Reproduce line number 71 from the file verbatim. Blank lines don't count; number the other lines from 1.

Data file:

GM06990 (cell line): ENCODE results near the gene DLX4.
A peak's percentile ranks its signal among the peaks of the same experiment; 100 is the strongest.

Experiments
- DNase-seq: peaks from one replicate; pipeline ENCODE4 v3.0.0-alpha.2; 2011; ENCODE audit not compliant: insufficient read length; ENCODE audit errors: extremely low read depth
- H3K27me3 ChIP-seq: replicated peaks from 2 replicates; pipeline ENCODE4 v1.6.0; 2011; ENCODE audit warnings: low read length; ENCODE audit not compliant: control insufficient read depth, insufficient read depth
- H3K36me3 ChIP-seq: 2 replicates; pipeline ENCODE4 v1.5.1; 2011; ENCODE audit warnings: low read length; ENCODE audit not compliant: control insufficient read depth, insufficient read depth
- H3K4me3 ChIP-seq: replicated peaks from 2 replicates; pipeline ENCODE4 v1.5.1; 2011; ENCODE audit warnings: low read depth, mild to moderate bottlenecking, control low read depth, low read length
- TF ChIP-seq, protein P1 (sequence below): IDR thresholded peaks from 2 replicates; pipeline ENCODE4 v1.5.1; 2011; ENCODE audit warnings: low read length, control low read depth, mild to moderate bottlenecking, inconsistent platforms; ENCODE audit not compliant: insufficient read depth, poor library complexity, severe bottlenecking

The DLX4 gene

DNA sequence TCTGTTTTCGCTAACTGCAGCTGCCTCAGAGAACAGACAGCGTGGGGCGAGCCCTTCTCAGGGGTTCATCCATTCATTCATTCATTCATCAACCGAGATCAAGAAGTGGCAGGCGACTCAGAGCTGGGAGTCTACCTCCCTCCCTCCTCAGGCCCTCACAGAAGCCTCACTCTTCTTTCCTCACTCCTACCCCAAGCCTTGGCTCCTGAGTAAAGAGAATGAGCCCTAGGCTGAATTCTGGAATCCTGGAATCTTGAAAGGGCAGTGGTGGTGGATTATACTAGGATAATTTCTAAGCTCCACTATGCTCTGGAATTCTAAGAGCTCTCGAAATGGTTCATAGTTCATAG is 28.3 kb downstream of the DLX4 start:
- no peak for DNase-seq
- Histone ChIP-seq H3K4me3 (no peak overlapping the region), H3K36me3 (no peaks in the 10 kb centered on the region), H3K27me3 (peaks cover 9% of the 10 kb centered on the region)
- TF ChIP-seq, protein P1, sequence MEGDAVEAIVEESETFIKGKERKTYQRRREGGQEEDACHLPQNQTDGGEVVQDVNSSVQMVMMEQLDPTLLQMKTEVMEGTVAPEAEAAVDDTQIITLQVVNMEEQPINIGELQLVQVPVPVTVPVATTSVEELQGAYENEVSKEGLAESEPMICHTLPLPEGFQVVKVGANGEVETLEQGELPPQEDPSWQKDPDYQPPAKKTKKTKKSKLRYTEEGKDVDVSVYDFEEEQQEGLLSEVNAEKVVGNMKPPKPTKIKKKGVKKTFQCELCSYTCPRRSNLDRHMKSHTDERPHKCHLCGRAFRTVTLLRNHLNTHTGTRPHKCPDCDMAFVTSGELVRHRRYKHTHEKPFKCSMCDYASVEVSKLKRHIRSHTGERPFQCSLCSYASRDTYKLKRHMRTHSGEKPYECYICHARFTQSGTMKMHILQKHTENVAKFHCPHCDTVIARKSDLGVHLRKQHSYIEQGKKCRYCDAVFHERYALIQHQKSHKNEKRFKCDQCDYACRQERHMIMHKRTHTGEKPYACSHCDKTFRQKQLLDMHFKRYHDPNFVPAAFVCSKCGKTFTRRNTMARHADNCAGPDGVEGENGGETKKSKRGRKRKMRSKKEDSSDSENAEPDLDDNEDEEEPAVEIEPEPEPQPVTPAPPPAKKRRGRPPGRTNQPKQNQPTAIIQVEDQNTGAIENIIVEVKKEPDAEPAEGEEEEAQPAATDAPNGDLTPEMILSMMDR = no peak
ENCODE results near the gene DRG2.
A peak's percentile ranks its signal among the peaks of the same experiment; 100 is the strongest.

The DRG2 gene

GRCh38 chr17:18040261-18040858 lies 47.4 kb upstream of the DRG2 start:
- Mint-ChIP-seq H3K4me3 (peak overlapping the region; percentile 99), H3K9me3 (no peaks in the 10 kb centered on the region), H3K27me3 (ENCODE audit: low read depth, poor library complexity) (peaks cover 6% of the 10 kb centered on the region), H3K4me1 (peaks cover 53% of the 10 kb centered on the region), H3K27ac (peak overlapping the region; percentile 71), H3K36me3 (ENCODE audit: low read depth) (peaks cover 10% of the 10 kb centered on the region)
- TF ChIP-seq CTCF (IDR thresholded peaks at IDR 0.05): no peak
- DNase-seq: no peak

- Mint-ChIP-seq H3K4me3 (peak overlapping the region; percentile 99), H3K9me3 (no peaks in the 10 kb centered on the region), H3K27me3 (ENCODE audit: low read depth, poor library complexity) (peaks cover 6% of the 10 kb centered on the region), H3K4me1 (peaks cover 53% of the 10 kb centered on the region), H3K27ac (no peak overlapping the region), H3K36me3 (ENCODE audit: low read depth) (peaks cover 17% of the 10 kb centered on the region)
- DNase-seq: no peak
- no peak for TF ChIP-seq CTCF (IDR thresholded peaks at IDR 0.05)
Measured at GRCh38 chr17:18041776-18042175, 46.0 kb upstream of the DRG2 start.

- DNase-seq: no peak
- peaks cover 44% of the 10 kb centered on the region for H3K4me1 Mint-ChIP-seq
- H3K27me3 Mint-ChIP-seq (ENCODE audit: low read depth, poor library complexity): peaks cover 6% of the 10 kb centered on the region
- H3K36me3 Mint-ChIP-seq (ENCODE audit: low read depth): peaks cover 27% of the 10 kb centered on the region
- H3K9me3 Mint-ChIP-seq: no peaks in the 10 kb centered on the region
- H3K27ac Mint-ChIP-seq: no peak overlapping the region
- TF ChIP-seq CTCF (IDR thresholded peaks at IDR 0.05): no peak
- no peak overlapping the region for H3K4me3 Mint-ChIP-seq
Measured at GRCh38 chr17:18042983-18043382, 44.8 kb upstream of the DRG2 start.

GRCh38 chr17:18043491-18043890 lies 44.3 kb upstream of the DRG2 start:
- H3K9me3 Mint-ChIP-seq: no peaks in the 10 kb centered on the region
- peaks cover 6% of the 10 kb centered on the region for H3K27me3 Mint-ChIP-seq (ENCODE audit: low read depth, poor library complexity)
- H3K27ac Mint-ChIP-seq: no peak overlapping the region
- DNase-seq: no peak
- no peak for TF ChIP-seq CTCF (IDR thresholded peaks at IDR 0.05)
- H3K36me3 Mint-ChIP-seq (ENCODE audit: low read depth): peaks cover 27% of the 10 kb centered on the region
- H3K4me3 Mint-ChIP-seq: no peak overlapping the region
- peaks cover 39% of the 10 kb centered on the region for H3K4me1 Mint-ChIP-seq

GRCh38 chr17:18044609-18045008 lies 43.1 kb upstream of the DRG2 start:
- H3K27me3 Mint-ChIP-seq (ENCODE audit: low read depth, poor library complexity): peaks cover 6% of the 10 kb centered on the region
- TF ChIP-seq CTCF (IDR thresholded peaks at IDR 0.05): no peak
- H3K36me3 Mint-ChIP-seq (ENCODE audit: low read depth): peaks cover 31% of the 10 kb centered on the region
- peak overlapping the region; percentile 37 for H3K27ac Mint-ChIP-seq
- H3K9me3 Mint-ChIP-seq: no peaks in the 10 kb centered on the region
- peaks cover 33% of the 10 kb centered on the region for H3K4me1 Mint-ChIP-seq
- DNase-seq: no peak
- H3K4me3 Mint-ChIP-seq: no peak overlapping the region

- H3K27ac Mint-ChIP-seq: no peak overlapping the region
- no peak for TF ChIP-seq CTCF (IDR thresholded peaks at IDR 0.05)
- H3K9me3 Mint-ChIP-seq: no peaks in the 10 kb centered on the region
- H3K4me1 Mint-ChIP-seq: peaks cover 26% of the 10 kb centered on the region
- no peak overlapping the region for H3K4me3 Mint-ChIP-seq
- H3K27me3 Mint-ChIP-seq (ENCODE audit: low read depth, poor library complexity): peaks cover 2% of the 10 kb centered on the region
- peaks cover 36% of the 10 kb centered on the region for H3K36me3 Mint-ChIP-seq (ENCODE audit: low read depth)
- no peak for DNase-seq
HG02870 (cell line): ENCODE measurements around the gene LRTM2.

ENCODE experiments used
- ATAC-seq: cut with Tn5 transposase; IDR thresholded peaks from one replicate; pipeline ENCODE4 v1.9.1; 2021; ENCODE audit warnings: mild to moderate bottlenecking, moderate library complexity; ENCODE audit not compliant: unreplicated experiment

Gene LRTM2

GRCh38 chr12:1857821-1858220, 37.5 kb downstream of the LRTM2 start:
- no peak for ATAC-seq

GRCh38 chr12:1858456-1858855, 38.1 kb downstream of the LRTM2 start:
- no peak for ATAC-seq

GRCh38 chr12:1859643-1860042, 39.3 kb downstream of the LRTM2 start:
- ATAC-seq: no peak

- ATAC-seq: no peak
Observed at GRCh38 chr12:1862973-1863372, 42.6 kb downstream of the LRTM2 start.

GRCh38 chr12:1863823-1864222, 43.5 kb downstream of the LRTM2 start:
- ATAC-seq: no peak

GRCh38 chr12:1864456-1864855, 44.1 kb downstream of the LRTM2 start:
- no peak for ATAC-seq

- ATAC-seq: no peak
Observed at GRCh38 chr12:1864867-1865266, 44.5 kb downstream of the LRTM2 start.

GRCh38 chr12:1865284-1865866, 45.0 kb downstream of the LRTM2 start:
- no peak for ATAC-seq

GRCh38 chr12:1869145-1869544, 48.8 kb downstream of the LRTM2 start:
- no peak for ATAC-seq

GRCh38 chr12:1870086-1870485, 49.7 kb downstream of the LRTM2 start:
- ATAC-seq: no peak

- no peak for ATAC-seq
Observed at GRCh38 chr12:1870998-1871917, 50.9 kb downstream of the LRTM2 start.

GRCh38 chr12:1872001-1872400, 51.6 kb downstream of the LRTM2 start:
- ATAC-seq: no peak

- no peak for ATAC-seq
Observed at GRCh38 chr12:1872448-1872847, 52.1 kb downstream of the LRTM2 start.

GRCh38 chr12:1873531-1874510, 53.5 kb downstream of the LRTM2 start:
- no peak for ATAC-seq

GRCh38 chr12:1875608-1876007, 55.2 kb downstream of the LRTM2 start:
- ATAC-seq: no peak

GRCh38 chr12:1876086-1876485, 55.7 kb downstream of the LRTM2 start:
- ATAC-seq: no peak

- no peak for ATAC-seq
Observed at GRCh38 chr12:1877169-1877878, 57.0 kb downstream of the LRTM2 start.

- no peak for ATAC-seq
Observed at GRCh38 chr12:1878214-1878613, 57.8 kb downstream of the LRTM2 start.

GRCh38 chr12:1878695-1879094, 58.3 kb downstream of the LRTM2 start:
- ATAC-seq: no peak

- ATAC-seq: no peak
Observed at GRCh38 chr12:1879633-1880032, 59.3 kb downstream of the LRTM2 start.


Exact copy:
Observed at GRCh38 chr12:1862973-1863372, 42.6 kb downstream of the LRTM2 start.